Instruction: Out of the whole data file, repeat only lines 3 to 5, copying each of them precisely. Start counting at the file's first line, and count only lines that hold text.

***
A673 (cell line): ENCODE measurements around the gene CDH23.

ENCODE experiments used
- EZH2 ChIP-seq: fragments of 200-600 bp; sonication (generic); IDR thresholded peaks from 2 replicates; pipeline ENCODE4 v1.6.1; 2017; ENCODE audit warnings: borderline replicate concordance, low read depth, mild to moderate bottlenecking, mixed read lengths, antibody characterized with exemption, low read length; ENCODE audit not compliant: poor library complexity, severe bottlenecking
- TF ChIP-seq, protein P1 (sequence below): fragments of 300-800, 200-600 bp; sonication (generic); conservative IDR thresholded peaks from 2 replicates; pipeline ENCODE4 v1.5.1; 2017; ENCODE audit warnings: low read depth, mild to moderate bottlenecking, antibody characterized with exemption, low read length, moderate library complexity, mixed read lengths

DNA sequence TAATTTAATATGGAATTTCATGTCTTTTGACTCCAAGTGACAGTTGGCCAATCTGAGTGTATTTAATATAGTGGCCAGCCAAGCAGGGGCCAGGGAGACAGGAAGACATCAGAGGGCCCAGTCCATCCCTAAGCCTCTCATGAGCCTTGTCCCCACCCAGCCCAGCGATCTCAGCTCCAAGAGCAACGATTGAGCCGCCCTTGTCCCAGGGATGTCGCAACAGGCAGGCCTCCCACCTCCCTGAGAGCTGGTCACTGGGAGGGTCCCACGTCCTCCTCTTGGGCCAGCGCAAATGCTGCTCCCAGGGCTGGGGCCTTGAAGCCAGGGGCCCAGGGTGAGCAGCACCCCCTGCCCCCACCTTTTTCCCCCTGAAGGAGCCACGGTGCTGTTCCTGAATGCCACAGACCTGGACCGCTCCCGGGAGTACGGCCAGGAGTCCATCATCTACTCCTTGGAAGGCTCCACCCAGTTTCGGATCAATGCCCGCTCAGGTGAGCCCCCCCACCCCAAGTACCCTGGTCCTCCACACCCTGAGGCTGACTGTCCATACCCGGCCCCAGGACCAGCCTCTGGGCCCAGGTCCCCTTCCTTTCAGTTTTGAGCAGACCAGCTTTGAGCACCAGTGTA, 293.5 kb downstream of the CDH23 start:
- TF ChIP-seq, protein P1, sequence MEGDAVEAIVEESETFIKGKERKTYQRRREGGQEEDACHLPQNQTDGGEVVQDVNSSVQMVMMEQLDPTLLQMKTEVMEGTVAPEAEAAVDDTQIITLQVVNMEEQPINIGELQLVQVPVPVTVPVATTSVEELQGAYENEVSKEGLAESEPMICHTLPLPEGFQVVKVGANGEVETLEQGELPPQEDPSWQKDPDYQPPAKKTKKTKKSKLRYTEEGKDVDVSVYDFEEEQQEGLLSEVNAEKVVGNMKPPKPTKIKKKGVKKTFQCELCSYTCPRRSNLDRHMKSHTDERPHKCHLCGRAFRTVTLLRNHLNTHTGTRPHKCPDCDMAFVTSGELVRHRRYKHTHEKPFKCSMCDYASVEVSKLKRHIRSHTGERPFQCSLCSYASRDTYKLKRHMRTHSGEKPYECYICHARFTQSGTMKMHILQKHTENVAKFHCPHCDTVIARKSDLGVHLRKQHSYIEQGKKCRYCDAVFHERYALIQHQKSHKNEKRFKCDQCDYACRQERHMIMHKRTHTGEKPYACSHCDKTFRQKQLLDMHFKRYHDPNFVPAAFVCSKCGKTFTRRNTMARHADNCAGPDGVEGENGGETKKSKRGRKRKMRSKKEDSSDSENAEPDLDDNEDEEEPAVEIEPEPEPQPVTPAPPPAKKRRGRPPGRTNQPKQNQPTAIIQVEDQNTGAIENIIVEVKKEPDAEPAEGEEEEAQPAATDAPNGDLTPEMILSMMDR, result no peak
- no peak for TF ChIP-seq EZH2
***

- EZH2 ChIP-seq: fragments of 200-600 bp; sonication (generic); IDR thresholded peaks from 2 replicates; pipeline ENCODE4 v1.6.1; 2017; ENCODE audit warnings: borderline replicate concordance, low read depth, mild to moderate bottlenecking, mixed read lengths, antibody characterized with exemption, low read length; ENCODE audit not compliant: poor library complexity, severe bottlenecking
- TF ChIP-seq, protein P1 (sequence below): fragments of 300-800, 200-600 bp; sonication (generic); conservative IDR thresholded peaks from 2 replicates; pipeline ENCODE4 v1.5.1; 2017; ENCODE audit warnings: low read depth, mild to moderate bottlenecking, antibody characterized with exemption, low read length, moderate library complexity, mixed read lengths

DNA sequence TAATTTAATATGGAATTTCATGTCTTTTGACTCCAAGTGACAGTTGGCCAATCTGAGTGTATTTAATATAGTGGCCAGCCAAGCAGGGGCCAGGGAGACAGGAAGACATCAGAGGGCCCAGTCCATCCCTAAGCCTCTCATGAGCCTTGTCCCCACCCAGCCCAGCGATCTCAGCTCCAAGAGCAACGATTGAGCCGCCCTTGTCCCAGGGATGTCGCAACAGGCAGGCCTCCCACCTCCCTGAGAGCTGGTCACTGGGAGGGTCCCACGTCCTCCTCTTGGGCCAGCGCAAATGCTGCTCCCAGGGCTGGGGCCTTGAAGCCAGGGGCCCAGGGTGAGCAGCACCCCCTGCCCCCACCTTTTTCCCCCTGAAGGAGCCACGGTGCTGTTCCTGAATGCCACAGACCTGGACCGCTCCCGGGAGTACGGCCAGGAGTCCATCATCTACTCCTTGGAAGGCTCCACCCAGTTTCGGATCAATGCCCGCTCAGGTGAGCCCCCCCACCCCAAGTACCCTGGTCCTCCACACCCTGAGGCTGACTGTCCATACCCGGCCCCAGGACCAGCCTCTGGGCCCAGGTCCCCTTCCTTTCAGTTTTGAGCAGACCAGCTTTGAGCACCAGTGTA, 293.5 kb downstream of the CDH23 start: